From Chapter 8, Trespassers
By Meredith Sue Willis

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We got off the subway at South Ferry, and I was suddenly aware of how many others were getting off too: as if when I hadn't been paying attention, the train had filled with people who were going to the demonstration, including a knot of older people wearing berets and mufflers.

When we were outside, everyone seemed to be moving in different directions at once under a low sky, beside a wall of buildings. "Is this it?" I asked. "Is this the demonstration?"

But no one seemed to hear me. Louie, suddenly wide awake, shoved past me, started whispering to J.C. Shelley raised an arm as if in salute to someone off in the crowd. I had never been in a place with this many people before. What did you do, I wondered, simply stand around till someone counted you, and then go home? Something even darker than the sky hovered overhead— trees that hadn't lost their leaves yet.

While I was staring up, the space filled even more with shoulders, wedges and torrents of hair, sneakers, hiking boots: I tried to stay close to Shelley and J.C., but they were moving ahead, looking for something. I bumped into a boy with a backpack, and by the time I got around him, I had lost the others. No sign of Shelley. Someone with a bullhorn climbed on a bench, and at first I thought from the beard and army jacket it was J.C., but it was someone else. There was some electronic feedback and whistles, and then he began telling people to go across the street, to mass in front of the building with pillars. There would be a rally, he said, and people who were trained in passive resistance should try to block the entrance to the induction station. Men who wanted to burn their draft cards should move to the front.

Who had planned it? How did they decide what to do? Did it matter, I wondered, that I was neither trained nor drafted? Was my protest equal to the others'? The milling and bobbing began to pick up momentum. We moved into a narrower place where buildings pressed us tighter together, and I could see textures of limestone and granite. The sky had turned iron gray, and the people's army jackets and lumber jack shirts were just beginning to show dull colors. I could feel a sharpening of my vision with the added light, and a new excitement, a hum underlying the milling and shuffling when we were halted at a cross street.

"Where's the Induction Center?" I asked a tall red-haired boy. He pointed, but I couldn't see whether his finger indicated a structure or a direction. There was a bullhorn again, from the ledge of a low window now, and this time it really was J.C. He's an important person in all this, I thought, somehow surprised, as if smoking cigars and sleeping at our apartment should somehow make him not a leader. I searched the crowd for Shelley, but didn't see her, and J.C. didn't see me.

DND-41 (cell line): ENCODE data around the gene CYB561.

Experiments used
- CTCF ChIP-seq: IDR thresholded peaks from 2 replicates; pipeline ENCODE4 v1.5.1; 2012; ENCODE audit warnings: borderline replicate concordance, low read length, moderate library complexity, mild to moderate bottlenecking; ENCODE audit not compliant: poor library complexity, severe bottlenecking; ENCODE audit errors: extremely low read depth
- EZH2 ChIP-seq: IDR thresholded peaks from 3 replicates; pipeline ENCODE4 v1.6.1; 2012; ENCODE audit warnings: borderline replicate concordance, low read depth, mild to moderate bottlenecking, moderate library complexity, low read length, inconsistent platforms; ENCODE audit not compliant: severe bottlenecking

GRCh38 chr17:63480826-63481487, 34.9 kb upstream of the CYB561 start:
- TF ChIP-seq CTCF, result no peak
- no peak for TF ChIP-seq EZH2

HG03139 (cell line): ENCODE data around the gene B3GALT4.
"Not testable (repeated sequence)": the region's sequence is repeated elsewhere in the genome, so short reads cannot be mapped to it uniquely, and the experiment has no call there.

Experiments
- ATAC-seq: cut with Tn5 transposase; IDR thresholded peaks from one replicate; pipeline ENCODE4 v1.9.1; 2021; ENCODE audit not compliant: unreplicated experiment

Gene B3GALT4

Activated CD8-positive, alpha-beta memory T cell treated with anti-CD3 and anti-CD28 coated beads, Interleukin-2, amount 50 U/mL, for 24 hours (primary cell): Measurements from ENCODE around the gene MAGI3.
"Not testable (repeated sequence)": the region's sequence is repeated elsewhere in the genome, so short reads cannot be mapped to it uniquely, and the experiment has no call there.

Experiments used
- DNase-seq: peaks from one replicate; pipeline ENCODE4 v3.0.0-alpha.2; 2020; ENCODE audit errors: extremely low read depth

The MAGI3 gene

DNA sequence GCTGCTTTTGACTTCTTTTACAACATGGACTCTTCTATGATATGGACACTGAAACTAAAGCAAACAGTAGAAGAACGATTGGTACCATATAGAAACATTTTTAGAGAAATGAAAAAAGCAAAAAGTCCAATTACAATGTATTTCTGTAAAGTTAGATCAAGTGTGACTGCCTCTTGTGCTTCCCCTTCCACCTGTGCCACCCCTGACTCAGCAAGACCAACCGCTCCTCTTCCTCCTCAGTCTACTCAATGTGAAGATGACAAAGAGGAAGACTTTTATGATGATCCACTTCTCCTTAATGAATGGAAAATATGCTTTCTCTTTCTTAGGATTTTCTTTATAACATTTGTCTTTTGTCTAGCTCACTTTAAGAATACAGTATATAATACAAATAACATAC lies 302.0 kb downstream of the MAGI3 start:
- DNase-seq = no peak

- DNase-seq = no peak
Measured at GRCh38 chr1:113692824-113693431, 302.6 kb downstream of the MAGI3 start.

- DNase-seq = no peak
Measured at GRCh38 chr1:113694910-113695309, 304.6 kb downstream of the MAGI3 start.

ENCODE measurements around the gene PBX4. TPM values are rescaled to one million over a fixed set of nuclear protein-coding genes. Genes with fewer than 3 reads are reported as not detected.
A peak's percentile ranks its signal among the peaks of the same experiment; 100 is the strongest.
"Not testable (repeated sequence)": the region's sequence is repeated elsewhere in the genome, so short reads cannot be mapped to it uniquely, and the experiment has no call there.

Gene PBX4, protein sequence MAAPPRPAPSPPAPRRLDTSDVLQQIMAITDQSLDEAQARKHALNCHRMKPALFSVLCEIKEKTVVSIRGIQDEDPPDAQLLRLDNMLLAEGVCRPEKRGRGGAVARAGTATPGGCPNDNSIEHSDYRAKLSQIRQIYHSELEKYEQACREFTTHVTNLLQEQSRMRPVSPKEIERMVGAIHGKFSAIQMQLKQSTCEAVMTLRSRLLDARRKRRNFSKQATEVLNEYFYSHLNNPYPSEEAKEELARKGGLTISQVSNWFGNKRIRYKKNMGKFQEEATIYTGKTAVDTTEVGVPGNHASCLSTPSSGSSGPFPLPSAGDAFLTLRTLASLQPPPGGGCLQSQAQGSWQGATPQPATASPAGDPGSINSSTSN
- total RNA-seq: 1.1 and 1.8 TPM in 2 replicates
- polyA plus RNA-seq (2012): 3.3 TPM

"PEOPLE!" he boomed, much louder, much more imperiously than the previous bullhorn speaker. "There are too many of us to go to Whitehall Street! The street is so full they can't get in. The center is shut down!!"

A great roar, and for the first time I was caught up in it, was uplifted, soared with the heavy flight of startled pigeons.


J.C. shouted, "Okay, listen up everybody, some of us aren't stopping now. We don't have a parade permit for this but some of us want to take it to Wall Street. We stuck it to the army, now we want to stick it to the stockbrokers!" Immediately, a large contingent unfurled a flag of the National Liberation Front of Vietnam.

"HO HO HO CHI MINH," they chanted. "N.L.F. IS GONNA WIN!"

They had their faces hidden by scarves under motor cycle helmets, as if they expected to be attacked. Their flag shuddered and undulated and broke away from the main march. I meant to stay with the mainstream, but I was drawn off by the surging crowd that followed the Ho Chi Minh flag. Who were they, and where were they leading us? The new march plunged up a street which twisted deep into the narrow skyscraper canyons. I was near enough the front to see black pavement ahead from time to time, and beefy men in raincoats lining the sidewalks, each raincoat having a little orange button on one lapel.

"They're cops," someone said. "All of the guys with the buttons are undercover cops."

"Commies!" yelled one of the beefy men with the buttons. "Commie faggots!"

Someone shouted back, "Look at the undercover pigs, real hard to spot, aren't they?"

And someone else started screaming, "Pigs, pigs, fuck yourself in the ass, pigs!"

And with a kind of explosion, as if they'd been waiting for this chance, a crowd of the undercover cops, maybe as many as the militants with the flag, knocked their way into the crowd, grabbed the tall red-headed boy I had spoken to before, pulled him out of the march.